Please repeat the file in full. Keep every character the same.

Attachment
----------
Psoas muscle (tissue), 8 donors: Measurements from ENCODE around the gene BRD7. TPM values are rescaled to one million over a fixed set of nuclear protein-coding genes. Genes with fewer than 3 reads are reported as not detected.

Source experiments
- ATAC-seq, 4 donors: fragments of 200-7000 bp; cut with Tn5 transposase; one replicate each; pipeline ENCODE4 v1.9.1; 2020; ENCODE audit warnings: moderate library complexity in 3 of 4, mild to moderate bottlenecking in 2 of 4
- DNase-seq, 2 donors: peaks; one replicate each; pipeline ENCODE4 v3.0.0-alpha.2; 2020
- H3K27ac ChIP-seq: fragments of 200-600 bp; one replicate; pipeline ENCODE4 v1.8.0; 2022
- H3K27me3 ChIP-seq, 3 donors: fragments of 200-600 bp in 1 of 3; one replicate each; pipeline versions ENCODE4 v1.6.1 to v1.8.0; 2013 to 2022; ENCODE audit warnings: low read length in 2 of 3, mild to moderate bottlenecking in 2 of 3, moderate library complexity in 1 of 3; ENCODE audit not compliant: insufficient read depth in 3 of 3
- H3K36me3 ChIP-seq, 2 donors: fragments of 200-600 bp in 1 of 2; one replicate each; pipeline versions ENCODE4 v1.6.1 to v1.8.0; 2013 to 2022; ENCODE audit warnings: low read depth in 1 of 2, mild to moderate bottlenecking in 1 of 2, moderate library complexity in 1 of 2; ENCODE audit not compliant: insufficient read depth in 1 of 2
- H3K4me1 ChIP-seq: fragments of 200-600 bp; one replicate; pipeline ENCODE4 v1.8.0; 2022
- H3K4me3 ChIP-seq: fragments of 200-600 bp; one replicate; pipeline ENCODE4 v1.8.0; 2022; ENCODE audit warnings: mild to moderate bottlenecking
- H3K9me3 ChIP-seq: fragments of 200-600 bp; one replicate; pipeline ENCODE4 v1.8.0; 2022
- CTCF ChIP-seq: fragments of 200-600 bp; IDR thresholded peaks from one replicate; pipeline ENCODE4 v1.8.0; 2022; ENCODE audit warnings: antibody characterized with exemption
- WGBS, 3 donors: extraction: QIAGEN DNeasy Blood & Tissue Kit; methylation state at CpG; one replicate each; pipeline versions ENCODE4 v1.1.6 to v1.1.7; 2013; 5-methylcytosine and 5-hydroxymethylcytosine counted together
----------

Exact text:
Psoas muscle (tissue), 8 donors: Measurements from ENCODE around the gene BRD7. TPM values are rescaled to one million over a fixed set of nuclear protein-coding genes. Genes with fewer than 3 reads are reported as not detected.

Source experiments
- ATAC-seq, 4 donors: fragments of 200-7000 bp; cut with Tn5 transposase; one replicate each; pipeline ENCODE4 v1.9.1; 2020; ENCODE audit warnings: moderate library complexity in 3 of 4, mild to moderate bottlenecking in 2 of 4
- DNase-seq, 2 donors: peaks; one replicate each; pipeline ENCODE4 v3.0.0-alpha.2; 2020
- H3K27ac ChIP-seq: fragments of 200-600 bp; one replicate; pipeline ENCODE4 v1.8.0; 2022
- H3K27me3 ChIP-seq, 3 donors: fragments of 200-600 bp in 1 of 3; one replicate each; pipeline versions ENCODE4 v1.6.1 to v1.8.0; 2013 to 2022; ENCODE audit warnings: low read length in 2 of 3, mild to moderate bottlenecking in 2 of 3, moderate library complexity in 1 of 3; ENCODE audit not compliant: insufficient read depth in 3 of 3
- H3K36me3 ChIP-seq, 2 donors: fragments of 200-600 bp in 1 of 2; one replicate each; pipeline versions ENCODE4 v1.6.1 to v1.8.0; 2013 to 2022; ENCODE audit warnings: low read depth in 1 of 2, mild to moderate bottlenecking in 1 of 2, moderate library complexity in 1 of 2; ENCODE audit not compliant: insufficient read depth in 1 of 2
- H3K4me1 ChIP-seq: fragments of 200-600 bp; one replicate; pipeline ENCODE4 v1.8.0; 2022
- H3K4me3 ChIP-seq: fragments of 200-600 bp; one replicate; pipeline ENCODE4 v1.8.0; 2022; ENCODE audit warnings: mild to moderate bottlenecking
- H3K9me3 ChIP-seq: fragments of 200-600 bp; one replicate; pipeline ENCODE4 v1.8.0; 2022
- CTCF ChIP-seq: fragments of 200-600 bp; IDR thresholded peaks from one replicate; pipeline ENCODE4 v1.8.0; 2022; ENCODE audit warnings: antibody characterized with exemption
- WGBS, 3 donors: extraction: QIAGEN DNeasy Blood & Tissue Kit; methylation state at CpG; one replicate each; pipeline versions ENCODE4 v1.1.6 to v1.1.7; 2013; 5-methylcytosine and 5-hydroxymethylcytosine counted together